CHE had a webinar on Safer Green Cleaning, Sanitizing, Disinfecting in Child Care Facilities and Schools During the COVID-19 Pandemic this morning. We had more than 300 join live, including someone from National Public Radio and government officials from 20 states (Georgia, Missouri, Nebraska, California, Washington, North Carolina, New Mexico, Massachusetts, Michigan, New York, Utah, Louisiana, Texas, Kentucky, Oregon, Pennsylvania, Ohio, Maine, Arizona, and Alabama). We also had a webinar with Pete Myers and Linda Birnbaum last week on endocrine-disrupting chemicals and COVID-19 that had more than 350 live attendees. Because Health also just released toolkits so that parents can easily give information to their care providers and schools: Safer Disinfecting and Cleaning for Early Childcare Providers and Schools and another toolkit for home use (healthandenvironment.org).
Commonweal Garden and Natura Institute Hold In-Person Art of Vitality Weekend
Anna O’Malley, MD, and James Stark at the Commonweal Garden and the Natura Institute for Ecology and Medicine (Natura) are pioneering the way for safe in-person gatherings at Commonweal. Anna wrote at the end of June:
James and I are in the midst of our final Art of Vitality weekend. Friday and Saturday were held in the Garden; we broke our group into two circles of ten, keeping them separate as per public health guidelines, yet interconnected. James and I facilitated each separately, then switched groups the second day. Tomorrow we will have our closing circle on Zoom.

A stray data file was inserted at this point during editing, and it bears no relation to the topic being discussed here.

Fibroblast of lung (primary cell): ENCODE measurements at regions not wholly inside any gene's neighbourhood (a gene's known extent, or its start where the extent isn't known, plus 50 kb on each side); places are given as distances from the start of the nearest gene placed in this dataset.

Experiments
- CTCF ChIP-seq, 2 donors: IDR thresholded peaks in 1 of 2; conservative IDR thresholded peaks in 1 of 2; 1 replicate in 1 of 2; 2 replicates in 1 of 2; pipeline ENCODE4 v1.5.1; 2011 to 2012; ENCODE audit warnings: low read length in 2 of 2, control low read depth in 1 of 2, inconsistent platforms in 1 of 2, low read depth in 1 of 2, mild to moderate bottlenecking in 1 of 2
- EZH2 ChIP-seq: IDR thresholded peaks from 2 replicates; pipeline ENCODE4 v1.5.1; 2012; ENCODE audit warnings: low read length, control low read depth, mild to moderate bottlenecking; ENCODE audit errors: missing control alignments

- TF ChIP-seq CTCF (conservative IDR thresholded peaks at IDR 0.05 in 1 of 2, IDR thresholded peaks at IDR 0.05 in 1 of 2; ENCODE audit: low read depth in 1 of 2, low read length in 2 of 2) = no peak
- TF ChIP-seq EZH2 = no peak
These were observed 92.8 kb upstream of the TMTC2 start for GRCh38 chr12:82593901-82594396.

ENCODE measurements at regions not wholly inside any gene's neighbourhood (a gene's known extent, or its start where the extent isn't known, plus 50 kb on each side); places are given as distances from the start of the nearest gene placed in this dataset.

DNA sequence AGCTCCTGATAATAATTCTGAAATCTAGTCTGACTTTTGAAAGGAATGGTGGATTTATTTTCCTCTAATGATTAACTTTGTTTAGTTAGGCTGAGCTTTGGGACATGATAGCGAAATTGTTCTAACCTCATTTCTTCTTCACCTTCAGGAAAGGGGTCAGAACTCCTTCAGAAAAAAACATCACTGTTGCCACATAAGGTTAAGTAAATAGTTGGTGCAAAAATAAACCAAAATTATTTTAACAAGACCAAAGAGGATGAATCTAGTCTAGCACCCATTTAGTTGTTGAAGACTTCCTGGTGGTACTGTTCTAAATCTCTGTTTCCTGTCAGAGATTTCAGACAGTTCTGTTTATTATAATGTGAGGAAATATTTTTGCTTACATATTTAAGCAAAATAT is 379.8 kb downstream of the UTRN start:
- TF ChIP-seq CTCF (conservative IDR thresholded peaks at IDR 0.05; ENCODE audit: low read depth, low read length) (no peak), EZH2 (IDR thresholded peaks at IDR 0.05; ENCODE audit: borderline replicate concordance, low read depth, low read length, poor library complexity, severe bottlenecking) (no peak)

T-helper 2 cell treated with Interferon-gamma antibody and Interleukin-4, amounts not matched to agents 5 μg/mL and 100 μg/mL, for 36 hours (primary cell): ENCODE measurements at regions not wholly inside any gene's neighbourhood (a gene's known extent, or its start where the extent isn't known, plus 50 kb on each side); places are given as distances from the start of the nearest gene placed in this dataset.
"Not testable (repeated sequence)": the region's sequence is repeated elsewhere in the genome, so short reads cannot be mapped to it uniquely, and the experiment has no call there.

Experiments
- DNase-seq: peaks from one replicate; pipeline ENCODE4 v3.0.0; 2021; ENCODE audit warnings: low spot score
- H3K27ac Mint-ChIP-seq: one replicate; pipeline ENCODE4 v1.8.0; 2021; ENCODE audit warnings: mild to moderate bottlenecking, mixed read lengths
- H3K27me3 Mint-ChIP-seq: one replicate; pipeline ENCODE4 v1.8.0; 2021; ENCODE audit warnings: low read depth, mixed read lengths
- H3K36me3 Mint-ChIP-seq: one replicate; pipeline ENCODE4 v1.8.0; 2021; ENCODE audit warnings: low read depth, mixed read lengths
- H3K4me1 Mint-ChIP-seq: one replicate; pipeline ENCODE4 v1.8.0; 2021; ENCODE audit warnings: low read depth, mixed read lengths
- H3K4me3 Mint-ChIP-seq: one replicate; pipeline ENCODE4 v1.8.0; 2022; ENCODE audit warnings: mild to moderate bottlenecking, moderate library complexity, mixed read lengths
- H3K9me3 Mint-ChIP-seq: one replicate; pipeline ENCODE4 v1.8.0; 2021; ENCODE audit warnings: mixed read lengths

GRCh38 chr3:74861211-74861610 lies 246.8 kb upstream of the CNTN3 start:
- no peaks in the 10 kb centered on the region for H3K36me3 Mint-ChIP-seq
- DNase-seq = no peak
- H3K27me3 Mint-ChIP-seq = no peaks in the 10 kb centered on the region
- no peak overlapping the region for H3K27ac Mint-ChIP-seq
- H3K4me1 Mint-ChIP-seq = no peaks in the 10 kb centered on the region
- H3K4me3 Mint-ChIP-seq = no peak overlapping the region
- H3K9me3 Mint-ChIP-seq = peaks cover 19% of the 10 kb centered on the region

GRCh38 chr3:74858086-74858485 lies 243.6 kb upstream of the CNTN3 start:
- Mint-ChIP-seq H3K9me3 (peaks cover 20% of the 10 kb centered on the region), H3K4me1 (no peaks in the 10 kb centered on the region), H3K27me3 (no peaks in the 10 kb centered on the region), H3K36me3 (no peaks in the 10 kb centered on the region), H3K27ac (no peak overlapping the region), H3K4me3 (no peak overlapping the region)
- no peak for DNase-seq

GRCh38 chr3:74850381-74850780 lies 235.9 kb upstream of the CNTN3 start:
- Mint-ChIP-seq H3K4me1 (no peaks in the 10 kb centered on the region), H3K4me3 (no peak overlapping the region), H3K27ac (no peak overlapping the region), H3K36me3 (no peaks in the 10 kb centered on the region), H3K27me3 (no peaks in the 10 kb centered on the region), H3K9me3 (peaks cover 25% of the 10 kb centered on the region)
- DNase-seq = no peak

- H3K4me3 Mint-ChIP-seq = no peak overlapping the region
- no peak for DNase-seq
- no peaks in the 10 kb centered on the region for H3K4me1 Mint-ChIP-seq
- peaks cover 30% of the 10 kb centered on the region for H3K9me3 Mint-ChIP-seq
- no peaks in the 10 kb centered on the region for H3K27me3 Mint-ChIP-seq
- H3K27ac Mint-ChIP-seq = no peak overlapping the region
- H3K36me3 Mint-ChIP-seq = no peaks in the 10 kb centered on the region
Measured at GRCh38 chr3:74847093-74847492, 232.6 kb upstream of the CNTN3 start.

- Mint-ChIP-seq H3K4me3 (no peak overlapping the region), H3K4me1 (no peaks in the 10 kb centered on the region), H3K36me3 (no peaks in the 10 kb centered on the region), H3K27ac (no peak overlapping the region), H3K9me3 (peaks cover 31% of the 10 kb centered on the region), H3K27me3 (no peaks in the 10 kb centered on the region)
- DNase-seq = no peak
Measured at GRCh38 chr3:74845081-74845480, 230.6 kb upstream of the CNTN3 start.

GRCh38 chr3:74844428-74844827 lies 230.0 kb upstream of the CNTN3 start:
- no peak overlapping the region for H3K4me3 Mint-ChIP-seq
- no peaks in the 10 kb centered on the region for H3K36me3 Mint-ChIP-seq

We were all in a playful, grateful, and completely adherent way with the new way of being together, and it really was quite beautiful in so many ways. It was wonderful to be back together in a physical circle with open-hearted beings. It is good to know and feel how graciously the Garden can hold day-longs in this interim.
Anna, in addition to directing the Garden and Natura, is also the lead physician at the Coastal Health Alliance, so her grasp of safety protocols is impeccable (naturainstitute.org).
COVID and the Economic Crash: Previews of Coming Attractions
We’ve warned about the coming of this time for 40 years. Three years ago we created The Resilience Project (resilienceproject.ngo). Through the Jenifer Altman Foundation (Jenifer attended the CCHP) we also launched a sister site for The Resilience Project called OMEGA: The Resilience Funders Network (OMEGA.ngo).
- The Global Challenge is the intersection of several dozen global stress vectors—social, environment, economic, and technological (resilienceproject.ngo).
- We can’t predict what combination of global stress vectors will cause what outcomes, when, and with what further consequences.
- Future shocks are coming fast and are often more severe.
- The global stress vectors interact with regional and local vectors to produce different specific outcomes in different places.
The global stress vectors are social, environmental, economic, and technological. They include climate change, topsoil loss, depletion of fresh water resources, ocean pollution, population pressures, inequity and racism, pandemics, global financial and economic systems, transformative technological changes, disrupted political systems, toxification of all life, nuclear and radiation dangers, genetic modification of life forms, global media and disinformation systems, and much, much more. Biodiversity has entered an evolutionary bottleneck. We can’t know whether humans will be part of what survives, or in what form.